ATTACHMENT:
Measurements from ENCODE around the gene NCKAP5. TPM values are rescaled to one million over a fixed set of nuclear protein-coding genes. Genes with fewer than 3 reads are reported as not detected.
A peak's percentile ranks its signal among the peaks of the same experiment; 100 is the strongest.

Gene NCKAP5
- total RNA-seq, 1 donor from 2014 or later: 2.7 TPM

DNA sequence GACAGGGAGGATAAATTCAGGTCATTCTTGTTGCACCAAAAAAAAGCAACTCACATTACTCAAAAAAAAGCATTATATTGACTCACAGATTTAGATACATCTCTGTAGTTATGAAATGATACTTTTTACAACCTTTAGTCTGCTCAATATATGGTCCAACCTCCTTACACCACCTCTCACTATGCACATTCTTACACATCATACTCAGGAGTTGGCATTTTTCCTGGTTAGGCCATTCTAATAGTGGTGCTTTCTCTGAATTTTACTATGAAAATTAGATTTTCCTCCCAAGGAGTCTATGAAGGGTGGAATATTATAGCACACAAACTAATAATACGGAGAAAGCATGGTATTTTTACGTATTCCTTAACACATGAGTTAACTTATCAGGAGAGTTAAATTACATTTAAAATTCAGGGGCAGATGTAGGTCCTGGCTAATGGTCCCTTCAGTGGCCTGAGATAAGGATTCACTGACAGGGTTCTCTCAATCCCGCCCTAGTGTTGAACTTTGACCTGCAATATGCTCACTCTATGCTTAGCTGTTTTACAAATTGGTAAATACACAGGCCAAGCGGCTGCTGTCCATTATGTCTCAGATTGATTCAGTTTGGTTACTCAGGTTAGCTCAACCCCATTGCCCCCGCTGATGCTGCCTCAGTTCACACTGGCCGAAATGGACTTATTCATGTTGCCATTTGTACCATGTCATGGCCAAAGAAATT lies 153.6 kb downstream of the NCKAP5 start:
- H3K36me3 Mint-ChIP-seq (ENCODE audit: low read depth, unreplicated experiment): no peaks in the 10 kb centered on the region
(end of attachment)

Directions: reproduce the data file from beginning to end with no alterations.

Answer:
Measurements from ENCODE around the gene NCKAP5. TPM values are rescaled to one million over a fixed set of nuclear protein-coding genes. Genes with fewer than 3 reads are reported as not detected.
A peak's percentile ranks its signal among the peaks of the same experiment; 100 is the strongest.

Gene NCKAP5
- total RNA-seq, 1 donor from 2014 or later: 2.7 TPM

DNA sequence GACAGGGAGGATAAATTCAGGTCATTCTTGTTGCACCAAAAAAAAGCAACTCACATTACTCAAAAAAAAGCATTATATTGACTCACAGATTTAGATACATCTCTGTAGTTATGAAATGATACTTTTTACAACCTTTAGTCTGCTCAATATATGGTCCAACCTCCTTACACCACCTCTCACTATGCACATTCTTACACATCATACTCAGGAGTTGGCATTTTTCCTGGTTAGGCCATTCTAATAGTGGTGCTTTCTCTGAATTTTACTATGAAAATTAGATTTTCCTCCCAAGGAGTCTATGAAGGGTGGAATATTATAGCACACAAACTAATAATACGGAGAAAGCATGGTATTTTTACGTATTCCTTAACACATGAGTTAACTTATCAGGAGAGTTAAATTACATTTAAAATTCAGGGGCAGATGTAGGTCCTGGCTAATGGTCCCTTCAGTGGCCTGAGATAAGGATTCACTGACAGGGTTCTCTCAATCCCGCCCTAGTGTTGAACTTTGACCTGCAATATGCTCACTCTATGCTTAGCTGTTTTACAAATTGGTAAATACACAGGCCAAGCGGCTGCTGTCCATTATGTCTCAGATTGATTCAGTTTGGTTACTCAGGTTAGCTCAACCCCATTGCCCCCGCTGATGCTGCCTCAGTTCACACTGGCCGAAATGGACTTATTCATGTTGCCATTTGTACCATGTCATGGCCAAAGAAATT lies 153.6 kb downstream of the NCKAP5 start:
- H3K36me3 Mint-ChIP-seq (ENCODE audit: low read depth, unreplicated experiment): no peaks in the 10 kb centered on the region